Under the Illinois Marriage and Dissolution of Marriage Act (the “IMDMA”) all property, acquired by either spouse after the marriage and before the marriage is dissolve or declared invalid, is presumed to be marital property and includes assets acquired by either spouse after court proceedings have begun. The presumption of marital property can only be overcome by a showing that the property in question was acquired by one of several methods specifically listed in subsections (a)(1-8) of section 503 of the IMDMA. These methods include, but are not limited to, property acquired:
- By gift, legacy or descent
- In exchange for property acquired before the marriage or gift, legacy or descent
- By a spouse after a judgment of legal separation
- By exclusion in a valid agreement of the parties
- By a judgment awarded to a spouse from the other spouse
- Before the marriage.
Identification and classification of all assets belonging to a divorcing couple
The IMDMA provides that, when a party’s marriage is dissolved, the court must assign each spouse’s nonmarital property to that spouse and must divide all of the marital property in just proportions (750 ILCS 5/503(d)). For that reason, it is extremely important not only that all property belonging to a divorcing couple be fully identified, but also that it be properly classified as marital or nonmarital.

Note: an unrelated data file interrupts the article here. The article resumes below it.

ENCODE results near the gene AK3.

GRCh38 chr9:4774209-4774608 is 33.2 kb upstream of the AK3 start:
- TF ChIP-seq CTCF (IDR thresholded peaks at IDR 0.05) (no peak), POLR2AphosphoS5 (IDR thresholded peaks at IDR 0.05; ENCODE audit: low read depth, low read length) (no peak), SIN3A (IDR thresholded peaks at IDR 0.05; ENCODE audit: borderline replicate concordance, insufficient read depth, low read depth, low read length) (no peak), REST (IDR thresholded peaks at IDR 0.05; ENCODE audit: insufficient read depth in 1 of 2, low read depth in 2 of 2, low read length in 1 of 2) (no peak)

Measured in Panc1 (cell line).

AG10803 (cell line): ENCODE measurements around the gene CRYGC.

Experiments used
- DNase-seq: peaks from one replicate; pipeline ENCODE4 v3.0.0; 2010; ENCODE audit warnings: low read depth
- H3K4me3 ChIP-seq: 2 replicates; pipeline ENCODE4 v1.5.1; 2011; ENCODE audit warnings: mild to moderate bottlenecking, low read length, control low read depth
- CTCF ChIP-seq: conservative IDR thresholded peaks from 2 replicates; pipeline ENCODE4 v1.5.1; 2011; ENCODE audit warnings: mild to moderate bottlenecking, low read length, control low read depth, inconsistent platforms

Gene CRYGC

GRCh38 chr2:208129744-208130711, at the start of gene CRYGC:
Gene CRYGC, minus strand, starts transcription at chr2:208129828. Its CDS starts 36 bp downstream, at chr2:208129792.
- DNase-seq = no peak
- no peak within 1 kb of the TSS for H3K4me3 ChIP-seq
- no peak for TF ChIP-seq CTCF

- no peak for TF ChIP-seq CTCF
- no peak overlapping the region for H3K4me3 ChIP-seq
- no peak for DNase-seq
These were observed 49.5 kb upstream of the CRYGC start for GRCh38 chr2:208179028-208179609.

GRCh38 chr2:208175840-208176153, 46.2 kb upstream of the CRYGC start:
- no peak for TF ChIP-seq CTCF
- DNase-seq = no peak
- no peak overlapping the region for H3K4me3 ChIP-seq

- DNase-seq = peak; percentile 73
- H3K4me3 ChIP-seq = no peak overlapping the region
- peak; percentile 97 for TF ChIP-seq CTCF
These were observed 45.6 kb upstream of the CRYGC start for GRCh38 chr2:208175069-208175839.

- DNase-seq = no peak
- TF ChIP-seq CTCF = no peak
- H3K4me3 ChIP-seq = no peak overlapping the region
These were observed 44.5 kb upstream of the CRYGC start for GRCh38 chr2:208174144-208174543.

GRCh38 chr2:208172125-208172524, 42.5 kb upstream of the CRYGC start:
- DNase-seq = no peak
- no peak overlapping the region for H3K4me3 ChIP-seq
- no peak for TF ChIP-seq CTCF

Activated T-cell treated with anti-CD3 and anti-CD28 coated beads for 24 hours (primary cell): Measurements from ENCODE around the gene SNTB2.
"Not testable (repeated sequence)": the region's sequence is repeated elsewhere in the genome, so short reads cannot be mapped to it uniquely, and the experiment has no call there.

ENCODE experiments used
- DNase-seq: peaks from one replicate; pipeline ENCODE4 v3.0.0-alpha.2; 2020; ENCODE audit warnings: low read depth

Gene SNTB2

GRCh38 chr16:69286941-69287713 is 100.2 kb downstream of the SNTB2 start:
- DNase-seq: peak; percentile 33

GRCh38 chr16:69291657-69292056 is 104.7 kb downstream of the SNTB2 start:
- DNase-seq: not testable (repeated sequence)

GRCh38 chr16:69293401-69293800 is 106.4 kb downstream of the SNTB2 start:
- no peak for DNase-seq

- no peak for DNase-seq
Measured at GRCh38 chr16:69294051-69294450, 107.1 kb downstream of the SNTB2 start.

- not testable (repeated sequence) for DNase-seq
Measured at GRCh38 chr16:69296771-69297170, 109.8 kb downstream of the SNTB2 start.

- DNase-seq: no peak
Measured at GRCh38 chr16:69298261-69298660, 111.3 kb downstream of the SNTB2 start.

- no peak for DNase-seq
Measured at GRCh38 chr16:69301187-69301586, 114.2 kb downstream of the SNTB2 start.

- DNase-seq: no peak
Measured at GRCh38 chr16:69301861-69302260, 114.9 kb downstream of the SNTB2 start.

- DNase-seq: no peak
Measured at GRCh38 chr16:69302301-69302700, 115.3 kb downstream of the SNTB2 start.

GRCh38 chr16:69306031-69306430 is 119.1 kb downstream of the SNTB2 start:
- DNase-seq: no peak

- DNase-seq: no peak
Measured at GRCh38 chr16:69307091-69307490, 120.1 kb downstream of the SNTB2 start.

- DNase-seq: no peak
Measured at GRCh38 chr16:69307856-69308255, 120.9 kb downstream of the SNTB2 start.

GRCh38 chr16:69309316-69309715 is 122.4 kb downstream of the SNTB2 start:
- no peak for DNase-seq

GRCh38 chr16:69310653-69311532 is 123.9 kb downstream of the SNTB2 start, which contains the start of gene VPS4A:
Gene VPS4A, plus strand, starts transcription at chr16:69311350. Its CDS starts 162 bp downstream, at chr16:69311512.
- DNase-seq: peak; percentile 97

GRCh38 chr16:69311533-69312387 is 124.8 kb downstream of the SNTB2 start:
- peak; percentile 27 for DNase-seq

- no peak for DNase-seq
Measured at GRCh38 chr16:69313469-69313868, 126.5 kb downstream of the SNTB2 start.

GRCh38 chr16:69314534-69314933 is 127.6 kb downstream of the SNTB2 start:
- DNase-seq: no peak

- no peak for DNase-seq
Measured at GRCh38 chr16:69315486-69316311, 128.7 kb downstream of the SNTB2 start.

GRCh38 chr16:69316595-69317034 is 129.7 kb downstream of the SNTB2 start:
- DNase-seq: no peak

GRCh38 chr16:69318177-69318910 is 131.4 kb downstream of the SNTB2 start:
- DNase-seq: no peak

In Illinois, each spouse is entitled to a full disclosure of all property and assets in which the other spouse have an interest. In many counties in Illinois, including Cook County, the initial disclosure of assets is accomplished by having each spouse complete a disclosure statement. The disclosure statement incorporates each spouse’s list of assets, categorized by type, as well as other information such as an asset’s claimed value, how the asset’s title is held, and claims regarding the asset’s marital/nonmarital status. This initial statement is a starting point for each spouse to obtain from the other full disclosure of all assets through depositions, subpoenas, interrogatories and other formal discovery methods.
The importance of full disclosure
It is essential that a spouse use all necessary methods of formal discovery to ensure that all assets of the parties have been completly disclosed before the divorce is finalized. A recent Illinois Appellate Court decision, In re Marriage of Goldsmith, has held that a spouse is not entitled to a share of a marital asset, not included in the final judgment for dissolution of marriage, where that spouse has failed to engage in sufficient formal discovery before the judgment’s entry.